Sharp officially exited the consumer PC business in 2010, but it's now looking to get back in – just as Toshiba is looking to make an exit. The two companies have announced an agreement through which Sharp will acquire Toshiba's PC business in a deal worth around $36 million (via ZDNet).
According to a statement from Toshiba, Sharp will acquire an 80.1 percent stake in Toshiba Client Solutions (TCS), a subsidiary which oversees Toshibas PC business. Under the agreement, Sharp will pay Toshiba ¥4 billion ($36 million).
The deal is still subject to government approval, but the companies expect to transfer the stock by October 1, 2018, should all go well. Once the deal is done, Toshiba says that TCS will be de-consolidated from Toshiba Group. However, even after the deal is complete, Toshiba says it will continue to "provide brand licensing for PC products and equipment designed, manufactured and sold by TCS."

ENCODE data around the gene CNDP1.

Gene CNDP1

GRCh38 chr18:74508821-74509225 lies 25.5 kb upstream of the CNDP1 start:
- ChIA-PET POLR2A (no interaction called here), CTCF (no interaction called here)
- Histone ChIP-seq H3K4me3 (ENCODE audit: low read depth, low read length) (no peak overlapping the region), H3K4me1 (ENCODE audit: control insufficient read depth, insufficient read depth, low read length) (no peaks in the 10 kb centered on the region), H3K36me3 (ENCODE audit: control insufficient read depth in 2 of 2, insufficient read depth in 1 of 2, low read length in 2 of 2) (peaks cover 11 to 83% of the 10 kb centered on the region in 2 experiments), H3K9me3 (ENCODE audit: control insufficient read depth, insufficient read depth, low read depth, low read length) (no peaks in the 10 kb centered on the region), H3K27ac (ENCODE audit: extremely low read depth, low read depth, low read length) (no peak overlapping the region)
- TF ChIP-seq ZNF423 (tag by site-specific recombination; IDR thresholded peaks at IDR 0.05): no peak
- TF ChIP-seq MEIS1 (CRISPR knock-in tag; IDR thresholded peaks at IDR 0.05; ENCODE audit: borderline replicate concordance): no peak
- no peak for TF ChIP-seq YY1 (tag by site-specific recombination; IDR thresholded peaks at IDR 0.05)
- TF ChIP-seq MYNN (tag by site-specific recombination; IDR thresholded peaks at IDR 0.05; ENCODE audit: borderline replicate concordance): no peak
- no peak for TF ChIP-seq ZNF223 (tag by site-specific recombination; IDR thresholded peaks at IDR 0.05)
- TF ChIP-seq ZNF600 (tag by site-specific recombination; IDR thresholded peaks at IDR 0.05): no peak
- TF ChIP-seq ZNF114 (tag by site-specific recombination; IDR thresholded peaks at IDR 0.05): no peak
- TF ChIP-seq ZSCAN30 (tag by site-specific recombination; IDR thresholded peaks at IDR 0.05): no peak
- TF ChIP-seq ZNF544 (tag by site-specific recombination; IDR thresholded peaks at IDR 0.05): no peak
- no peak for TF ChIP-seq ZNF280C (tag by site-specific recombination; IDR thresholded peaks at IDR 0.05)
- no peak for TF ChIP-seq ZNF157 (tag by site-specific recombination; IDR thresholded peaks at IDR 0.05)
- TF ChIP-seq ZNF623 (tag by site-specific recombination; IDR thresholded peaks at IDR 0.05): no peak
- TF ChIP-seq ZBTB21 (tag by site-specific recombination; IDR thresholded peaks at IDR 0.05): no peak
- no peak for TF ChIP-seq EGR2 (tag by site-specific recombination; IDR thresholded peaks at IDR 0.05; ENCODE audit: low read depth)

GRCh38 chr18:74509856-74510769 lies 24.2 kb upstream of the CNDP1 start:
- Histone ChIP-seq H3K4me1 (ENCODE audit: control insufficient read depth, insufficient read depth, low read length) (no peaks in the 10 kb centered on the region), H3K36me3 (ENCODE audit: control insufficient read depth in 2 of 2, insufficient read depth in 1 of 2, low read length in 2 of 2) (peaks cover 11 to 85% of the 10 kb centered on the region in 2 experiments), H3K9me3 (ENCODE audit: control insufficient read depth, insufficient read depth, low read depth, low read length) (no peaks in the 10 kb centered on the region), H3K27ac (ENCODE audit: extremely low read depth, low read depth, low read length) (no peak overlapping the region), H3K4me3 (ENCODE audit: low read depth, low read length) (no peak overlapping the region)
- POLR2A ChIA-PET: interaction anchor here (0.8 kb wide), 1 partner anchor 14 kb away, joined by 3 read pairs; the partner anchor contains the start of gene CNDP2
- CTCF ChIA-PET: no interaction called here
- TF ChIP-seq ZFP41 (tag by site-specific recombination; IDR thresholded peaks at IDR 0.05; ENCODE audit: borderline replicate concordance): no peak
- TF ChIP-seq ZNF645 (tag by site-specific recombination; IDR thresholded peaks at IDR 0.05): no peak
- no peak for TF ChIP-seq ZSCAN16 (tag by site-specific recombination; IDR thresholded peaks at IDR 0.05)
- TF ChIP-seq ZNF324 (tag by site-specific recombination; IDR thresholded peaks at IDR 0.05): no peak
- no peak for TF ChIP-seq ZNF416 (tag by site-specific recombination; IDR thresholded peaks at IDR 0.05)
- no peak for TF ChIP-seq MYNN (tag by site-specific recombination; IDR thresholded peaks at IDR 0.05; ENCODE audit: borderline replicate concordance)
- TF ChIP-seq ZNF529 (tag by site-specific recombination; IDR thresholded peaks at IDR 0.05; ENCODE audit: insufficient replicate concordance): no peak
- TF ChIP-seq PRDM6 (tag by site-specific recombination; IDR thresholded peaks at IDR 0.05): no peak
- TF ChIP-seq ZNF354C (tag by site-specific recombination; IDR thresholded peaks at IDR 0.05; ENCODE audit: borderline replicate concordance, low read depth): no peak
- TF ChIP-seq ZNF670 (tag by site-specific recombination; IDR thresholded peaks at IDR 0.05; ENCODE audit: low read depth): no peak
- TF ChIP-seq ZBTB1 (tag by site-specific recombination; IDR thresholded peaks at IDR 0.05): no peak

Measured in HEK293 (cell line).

Toshiba's prospects with its PC business have been bleak for some time. In late 2015, the company announced efforts to streamline the business after the company recorded a $4.5 billion loss, resulting in a loss of 7,800 jobs. The company then said it would continue on producing PCs despite its struggles. Around the same time, Toshiba was rumored to be considering a merger of its PC division with Fujitsu and Vaio, but that ultimately never materialized.
For Sharp, this is a potential step back into the PC market, and it certainly has the backing to make it happen. Foxconn, which has established itself as a manufacturing powerhouse in the tech industry, acquired Sharp and 2016. With branding from Sharp and manufacturing expertise from Foxconn, the two companies could make a run for the consumer PC market.
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